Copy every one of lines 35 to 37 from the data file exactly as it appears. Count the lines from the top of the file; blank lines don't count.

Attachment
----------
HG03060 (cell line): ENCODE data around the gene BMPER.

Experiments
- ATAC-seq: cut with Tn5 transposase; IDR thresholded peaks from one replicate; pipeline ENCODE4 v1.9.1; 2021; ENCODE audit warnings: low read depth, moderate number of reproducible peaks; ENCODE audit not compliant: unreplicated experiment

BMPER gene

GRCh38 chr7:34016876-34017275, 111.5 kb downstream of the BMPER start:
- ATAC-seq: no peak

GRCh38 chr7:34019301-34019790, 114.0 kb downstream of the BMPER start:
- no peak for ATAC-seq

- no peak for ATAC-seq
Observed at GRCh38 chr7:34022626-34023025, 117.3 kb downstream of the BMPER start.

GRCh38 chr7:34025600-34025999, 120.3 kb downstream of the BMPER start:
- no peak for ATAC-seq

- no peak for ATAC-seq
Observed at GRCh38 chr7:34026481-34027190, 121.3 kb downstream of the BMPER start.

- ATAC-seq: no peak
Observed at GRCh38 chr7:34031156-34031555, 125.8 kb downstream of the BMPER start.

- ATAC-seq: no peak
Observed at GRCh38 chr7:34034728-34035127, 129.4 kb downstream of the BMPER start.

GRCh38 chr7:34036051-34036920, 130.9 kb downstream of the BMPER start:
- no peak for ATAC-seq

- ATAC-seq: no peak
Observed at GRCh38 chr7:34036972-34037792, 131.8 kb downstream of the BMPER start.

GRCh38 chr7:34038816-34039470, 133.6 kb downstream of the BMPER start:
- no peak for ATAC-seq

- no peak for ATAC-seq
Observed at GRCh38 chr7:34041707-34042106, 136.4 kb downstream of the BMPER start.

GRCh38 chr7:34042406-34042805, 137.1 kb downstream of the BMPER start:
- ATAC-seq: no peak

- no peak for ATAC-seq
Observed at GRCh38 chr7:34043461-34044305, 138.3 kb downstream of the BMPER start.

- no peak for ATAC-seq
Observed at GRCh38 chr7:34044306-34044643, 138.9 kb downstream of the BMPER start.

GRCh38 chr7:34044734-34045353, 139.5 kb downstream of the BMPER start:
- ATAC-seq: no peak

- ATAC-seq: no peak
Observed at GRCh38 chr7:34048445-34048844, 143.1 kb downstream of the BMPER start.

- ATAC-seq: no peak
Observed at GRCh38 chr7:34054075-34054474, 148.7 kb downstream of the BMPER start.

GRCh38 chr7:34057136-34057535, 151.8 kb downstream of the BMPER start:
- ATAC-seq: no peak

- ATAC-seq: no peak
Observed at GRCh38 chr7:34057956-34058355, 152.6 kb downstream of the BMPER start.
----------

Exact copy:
- ATAC-seq: no peak
Observed at GRCh38 chr7:34048445-34048844, 143.1 kb downstream of the BMPER start.

- ATAC-seq: no peak